Macro photography affords us the opportunity to capture some unique images that not everyone is able to run out and shoot. Here, we look at the best way to photograph insects and arachnids, as well as some inspiration to get you bug-stalking in the garden.
What You Need
A Macro Lens (or Alternative)
Recapping on Inspirational Flower Macro Images and How to Make Your Own: A macro lens will let you focus really close up on very small things. They’re usually fast (a large maximum aperture) and come in a variety of focal lengths and prices. I find that prime lenses are sharper but be prepared to work harder to nail your picture.
A true macro lens will have the ratio 1:1 or greater on it, meaning it produces a life-size or larger representation of your subject. Some telephoto lenses (like the popular 70-300mm) will state they have a macro function, but what this really means is you can zoom in to a ‘near macro’ size. Of course the benefit of this is being much further away, handy if you were photographing insects, for example. The small apertures usually mean that this magnitude isn’t feasible for great quality pictures, though.
You don’t necessarily need a dedicated lens. There are other alternatives, such as extension tubes for your existing lenses, and even filters you can buy. A compact camera or phone camera with a small flower symbol on it may also take acceptable macro pictures, so you really can try this with almost anything! You can see more in the recommended reading about macro equipment, below.
- Macro Equipment: Getting Started With Close-Up Photography: Close-up and macro photography is achievable in many ways, even without a dedicated macro lens. Find out more in this tutorial.
- Full-Frame vs. Crop-Sensor Cameras for Macro Photography It’s a long-discussed topic: full-frame or crop-sensor camera, which is best? Well, there are a number of variables to consider and this article look sat some of the key ones and how they benefit (or don’t!) macro photography.
Little Things Need Lots of Light
When it comes to insect macro in particular, then a longer lens is useful so you can be further away from your subject. If you get too close, they’re going to fly/run away. There’s also the problem of your shadow getting in the way in this instance too. So for insects, longer lenses tend to better (but, I stress, not essential).
The more you zoom, the less available light you’re going to have, which can cause some depth of field issues. Bumping your aperture to the widest available at your desired focal length is always tempting, but you may just create a headache for yourself in terms of focus; if you don’t nail the eyes/face (unless you’re going for something completely different) then your image won’t look right.
A ring flash will also help with light, so you can use a faster shutter speed and a smaller aperture but it’s another factor that might scare off your subject. This is another reason I like prime lenses: they tend to be faster (have a wider aperture available) and as a result, sharper because you can get that fast shutter speed you require without losing all your light.
A long macro lens isn’t always the answer, it adds a great deal of shake, which is another headache for you to deal with. Macro photographers generally find something around 100mm is a good length, which gives you a working distance of around 4-5 inches. Lower than that and you’re practically sitting on the bug’s lap to get a picture, and too much longer than that means that every little breath or movement is exaggerated… good luck with that focus.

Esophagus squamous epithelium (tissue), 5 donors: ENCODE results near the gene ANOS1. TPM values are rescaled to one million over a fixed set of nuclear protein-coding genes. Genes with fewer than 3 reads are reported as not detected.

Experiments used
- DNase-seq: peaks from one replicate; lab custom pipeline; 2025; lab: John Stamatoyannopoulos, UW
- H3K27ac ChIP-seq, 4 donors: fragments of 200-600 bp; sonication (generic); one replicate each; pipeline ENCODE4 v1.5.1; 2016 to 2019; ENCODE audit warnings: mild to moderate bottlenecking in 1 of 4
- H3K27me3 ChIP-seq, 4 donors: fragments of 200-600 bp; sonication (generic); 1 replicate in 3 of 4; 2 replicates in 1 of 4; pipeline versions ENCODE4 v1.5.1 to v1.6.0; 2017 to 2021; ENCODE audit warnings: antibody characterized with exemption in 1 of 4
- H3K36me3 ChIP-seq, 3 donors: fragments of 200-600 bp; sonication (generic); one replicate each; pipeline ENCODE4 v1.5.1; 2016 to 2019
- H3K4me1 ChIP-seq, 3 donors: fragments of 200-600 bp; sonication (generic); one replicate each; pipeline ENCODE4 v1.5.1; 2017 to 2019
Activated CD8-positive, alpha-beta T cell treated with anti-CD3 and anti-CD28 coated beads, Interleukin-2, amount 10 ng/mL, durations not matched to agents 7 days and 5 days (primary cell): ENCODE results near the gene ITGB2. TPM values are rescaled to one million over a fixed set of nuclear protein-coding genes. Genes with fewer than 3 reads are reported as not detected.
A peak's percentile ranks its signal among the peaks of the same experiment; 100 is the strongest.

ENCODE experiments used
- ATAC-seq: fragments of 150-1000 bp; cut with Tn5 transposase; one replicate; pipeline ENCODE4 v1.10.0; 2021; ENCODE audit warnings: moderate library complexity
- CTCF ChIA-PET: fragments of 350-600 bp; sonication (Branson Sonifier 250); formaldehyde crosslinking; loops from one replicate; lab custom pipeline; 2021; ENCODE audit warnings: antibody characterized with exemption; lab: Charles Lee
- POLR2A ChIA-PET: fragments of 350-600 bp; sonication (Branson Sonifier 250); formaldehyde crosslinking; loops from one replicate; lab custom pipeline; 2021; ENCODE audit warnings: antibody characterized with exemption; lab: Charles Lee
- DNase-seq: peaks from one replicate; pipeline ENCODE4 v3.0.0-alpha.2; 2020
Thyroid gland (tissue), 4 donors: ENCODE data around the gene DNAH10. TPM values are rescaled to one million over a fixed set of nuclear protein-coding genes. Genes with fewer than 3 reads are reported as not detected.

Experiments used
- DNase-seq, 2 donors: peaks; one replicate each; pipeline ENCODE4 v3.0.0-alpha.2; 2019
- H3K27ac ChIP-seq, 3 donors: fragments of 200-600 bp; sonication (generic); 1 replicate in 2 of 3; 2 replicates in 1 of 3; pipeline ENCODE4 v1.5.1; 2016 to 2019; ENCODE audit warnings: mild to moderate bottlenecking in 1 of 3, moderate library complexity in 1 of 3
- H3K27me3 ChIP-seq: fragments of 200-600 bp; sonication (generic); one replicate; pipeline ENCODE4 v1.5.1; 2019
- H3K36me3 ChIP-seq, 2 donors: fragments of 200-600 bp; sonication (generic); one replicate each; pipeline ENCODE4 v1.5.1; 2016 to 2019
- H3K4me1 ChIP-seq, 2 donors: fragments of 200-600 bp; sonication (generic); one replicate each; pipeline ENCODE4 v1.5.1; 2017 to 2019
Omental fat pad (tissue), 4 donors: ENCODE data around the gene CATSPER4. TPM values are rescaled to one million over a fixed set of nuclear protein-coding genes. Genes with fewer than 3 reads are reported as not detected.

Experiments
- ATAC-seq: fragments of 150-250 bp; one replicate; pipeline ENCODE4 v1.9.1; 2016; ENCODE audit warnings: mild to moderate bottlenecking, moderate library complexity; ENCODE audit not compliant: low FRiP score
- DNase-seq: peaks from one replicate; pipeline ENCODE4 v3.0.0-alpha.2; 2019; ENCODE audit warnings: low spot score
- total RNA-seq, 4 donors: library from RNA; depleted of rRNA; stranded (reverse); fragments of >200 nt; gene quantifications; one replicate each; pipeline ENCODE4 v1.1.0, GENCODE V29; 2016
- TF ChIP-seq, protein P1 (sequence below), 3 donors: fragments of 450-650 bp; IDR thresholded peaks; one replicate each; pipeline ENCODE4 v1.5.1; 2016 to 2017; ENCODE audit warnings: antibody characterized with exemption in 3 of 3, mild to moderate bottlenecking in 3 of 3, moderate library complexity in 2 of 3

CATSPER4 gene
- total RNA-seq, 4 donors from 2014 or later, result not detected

Insects, Arachnids… Bugs!
You need bugs.
Flowers are the best place to start. If you do a little research, you can find out which flower your desired bug is lightly to haunt. For example, my gran has a Buddleia (or Buddleja) commonly known as the ‘butterfly bush’ because, you guessed it, butterflies love it!
Please, please, please try to find creatures in their own habitat and where possible, leave them there. Many photographers take insects and put them in the freezer to make them sluggish and easier to photograph and I’ve even seen photographs where the subject has even been glued to the surface. Personally, I’d rather forgo a good photograph than get one this way. Not only would it feel like a bit of a cheat, but imagine if someone popped your cat or dog in the freezer to dope it up or glued it to the ground to keep it still; it just wouldn’t feel good or right to do that.
If sluggish bugs are what you’re after then consider your timing. Early morning is a good time to catch these bugs when they’ve not warmed up yet and are possibly a little ‘groggy’, particularly in very late summer to early autumn.
If you really do want to move something somewhere, be gentle and careful; these creatures can be very delicate and I always recommend you leave them where they are if possible.
This is a nice example of a shallow depth of field that works, but only just! The photographer was very close to having the ant’s eye covered by its antennae here, and maybe it was in 100 other shots, we’ll never know, but this is why patience and a steady hand are desirable skills when it comes to macro photography.
The muted colour palette in its earthy brown tones works really well with the subject matter and is a nice contrast the often heavily coloured insect macro photos we see.
- Macro4 Fab Forest Finds for Autumn Close-Up PhotographyMarie Gardiner
- NatureStéphane de Greef: Combining Nature Photography With DocumentaryJose Antunes
Butterfly on a Flower
A colourful butterfly on a bright flower is something we see a lot of but, for me, this one works well due to the fact that it’s not too busy. There are three bright colours dominating this image but the background is plain, so it gets away with it. The butterfly and flower are both well in focus here and the dark background helps the butterfly to really pop!
Spider and Web
A bug in its natural habitat often gives us context and this is the case with a spider in a web. I’m not a fan of central composition generally, but here the lens flare in the top right corner and dark blue in the top left actually works to throw us off a little, making the composition seems more three-dimensional.